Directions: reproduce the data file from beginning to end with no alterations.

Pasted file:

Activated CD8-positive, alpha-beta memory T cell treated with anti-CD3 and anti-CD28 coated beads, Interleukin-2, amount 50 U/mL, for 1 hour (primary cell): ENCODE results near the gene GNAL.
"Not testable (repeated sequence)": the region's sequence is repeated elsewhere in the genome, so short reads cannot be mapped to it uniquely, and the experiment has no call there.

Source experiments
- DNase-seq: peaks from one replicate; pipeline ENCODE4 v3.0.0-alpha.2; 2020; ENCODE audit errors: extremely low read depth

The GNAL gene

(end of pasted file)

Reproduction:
Activated CD8-positive, alpha-beta memory T cell treated with anti-CD3 and anti-CD28 coated beads, Interleukin-2, amount 50 U/mL, for 1 hour (primary cell): ENCODE results near the gene GNAL.
"Not testable (repeated sequence)": the region's sequence is repeated elsewhere in the genome, so short reads cannot be mapped to it uniquely, and the experiment has no call there.

Source experiments
- DNase-seq: peaks from one replicate; pipeline ENCODE4 v3.0.0-alpha.2; 2020; ENCODE audit errors: extremely low read depth

The GNAL gene